In the first week of April, we warned of a one in three risk of a 2Q2013 ‘flash crash’ in commodity markets, with oil, gas, gold, and copper being the most likely focal markets and April 15 to May 15 being the most likely timing. That this warning correctly presaged the collapse in gold was not alchemy. It was not even truly a good forecast. It was an acknowledgement of the message already blindingly evident in options prices, in particular the put skew in the Jun-13 and Aug-13 CMX gold markets (Exhibit 25). The lesson for institutional investors from this experience is to watch volume and open interest in OTM commodity options at crucial turning points for growth and inflation. What has been more surprising to us is that oil has not shuddered the way gold and copper have. We had warned that WTI could drop to $75 per bbl and Brent could drop below $90 per bbl. To the contrary, for reasons we explain above, crude differentials have been narrowing (see Exhibit 7). This compression is a bullish signal. It is completely inconsistent with the popular conception that the outlook in commodity markets has no sunshine. It also spotlights the critical importance of evaluating commodity investments in terms of structure and volatility, not just spot prices.
Given the steep selloff in gold and the impaired condition of metals, we would prefer to see a turn in technical indicators before getting too aggressive in that sector, out of respect for the high likelihood of catching a falling knife. However, metals altogether have a low weight in the S&P GSCI (9.0%) and gold’s is especially negligible (2.35%), given current prices. So, downside path risks in metals are more an issue for the risk manager more exclusively focused on a specific metal, rather than on a larger commodity basket, either in the investor world or the corporate world.
At the same time, metals prices have reached levels that are demonstrably forcing involuntary production cuts and fresh demand. Against one-sided sentiment and following 15 months of destocking, Chinese buyers are going to realize very soon this is the opportune moment to back up the truck and to restock supply channels where China is import dependent. A surge in Chinese buying of a metal at a lower price has already been observed in gold. We expect renewed vigor in imports of copper and oil. It is quite obvious what the Chinese should do here in physical markets, in pursuit of China’s long-run economic and social self-interest.
This conclusion represents a significant change in view. The last time we recommended moving to overweight was on September 30, 2010, or about a month ahead of the announcement of QE2 on November 3, 2010. In the nine months that followed (we turned neutral in June 2011), the S&P GSCI total return index produced a 16.5% total return against a 14.9% total return for global equities and a 2.5% total return for global bonds. At the same time, downside risks today are still scary, especially in metals. Owning 3M 25-delta puts on crude oil, copper, and gold is prudent. Conventional wisdom is clearly thinking in spot price terms; its blind spot is failure to evaluate risk through the lens of structure or volatility.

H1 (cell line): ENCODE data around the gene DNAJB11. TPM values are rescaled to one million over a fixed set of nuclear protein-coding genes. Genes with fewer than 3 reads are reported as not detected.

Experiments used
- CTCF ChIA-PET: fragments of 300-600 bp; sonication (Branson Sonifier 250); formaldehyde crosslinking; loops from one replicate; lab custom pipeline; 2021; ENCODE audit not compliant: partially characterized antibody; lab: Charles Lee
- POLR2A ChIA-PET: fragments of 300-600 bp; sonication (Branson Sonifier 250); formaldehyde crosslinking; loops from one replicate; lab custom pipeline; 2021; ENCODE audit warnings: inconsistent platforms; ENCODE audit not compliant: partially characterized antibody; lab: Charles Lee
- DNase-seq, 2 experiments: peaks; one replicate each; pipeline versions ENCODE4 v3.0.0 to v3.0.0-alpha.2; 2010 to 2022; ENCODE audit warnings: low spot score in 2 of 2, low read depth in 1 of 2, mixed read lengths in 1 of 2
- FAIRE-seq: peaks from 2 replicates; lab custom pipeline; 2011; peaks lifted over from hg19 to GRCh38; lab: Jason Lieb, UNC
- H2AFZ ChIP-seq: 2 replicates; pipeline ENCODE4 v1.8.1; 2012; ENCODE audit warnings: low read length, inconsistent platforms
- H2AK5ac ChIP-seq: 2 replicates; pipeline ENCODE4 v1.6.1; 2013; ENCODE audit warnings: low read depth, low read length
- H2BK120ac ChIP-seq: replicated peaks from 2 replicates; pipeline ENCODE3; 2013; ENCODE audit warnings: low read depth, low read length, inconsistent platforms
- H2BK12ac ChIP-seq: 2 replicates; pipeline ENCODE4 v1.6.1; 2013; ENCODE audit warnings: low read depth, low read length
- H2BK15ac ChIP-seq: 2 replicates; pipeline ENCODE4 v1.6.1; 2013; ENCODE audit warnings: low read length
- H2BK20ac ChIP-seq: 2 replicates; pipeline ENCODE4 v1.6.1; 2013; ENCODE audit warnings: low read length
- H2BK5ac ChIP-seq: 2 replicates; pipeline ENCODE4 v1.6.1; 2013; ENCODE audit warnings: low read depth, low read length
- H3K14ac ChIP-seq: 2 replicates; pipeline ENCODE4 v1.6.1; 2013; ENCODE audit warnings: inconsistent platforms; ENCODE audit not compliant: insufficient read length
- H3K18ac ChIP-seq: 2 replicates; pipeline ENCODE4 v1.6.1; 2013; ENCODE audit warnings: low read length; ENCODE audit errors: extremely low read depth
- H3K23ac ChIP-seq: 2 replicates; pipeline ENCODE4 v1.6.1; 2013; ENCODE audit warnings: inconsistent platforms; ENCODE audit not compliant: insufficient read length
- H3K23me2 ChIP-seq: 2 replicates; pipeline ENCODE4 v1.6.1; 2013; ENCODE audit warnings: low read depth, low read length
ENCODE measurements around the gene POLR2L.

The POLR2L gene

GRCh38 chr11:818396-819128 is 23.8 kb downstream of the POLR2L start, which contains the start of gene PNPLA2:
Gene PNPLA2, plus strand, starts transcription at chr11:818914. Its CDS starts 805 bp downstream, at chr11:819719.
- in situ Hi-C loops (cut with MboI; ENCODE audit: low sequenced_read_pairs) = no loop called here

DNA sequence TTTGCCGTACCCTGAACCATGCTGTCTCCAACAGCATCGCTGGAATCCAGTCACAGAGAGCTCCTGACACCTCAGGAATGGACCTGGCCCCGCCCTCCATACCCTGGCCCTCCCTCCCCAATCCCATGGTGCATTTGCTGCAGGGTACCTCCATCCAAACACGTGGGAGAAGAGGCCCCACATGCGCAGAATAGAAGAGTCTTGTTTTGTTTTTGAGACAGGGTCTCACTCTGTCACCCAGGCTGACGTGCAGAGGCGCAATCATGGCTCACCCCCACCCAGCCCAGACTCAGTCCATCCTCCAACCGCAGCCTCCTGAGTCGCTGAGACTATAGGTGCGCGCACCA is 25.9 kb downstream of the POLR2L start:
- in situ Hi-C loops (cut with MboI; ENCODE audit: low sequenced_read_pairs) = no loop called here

To recap, we recommend going overweight the commodities asset class through the strategic purchase of commodity index total return swaps. Recognizing that the consumers are likely already starting to act on their incentive to buy the 20%+ swoon in gold, copper, oil, and other commodity markets, we recommend immediate action. However, in acknowledgement that we are likely early in metals and possibly even oil, especially ahead of the more illiquid markets of the summer months, we also think it prudent to hedge net length by buying 25 delta puts on Aug-13, Oct-13, and Dec-13 NYM WTI and ICE Brent. That is a strike price of about $93, $89, and $87, respectively, for WTI and $100, $95, and $92, respectively, for Brent.
Of course, all of the above could well be moot, and JPM could merely be pulling a Tom Stolper/Goldman FX trade “recommendation”, using this “once in three year” opportunity to dump to clients ahead of what it sees as a huge deflationary plunge, which has as much a probability of happening as does what JPM believes will happen should Bernanke proceed with a September tapering leading to wholesale liquidation. Keep in mind the last time JPM went “bullish” was just after Bernanke announced QE2 following Jackson Hole when, once again, everyone was assuming a surge in all asset classes. This time not only is Bernanke not promising more easing any time soon, but the threat of a monetary stimulus slowdown (however brief) is just around the corner.
Or they may be sincere.
Who knows: we look forward to these questions being asked of Blythe Masters when she is cross examined in court now that she is a suspect in JPM’s electricity manipulation scheme as reported previously. We are confident she will respond honestly, or maybe not.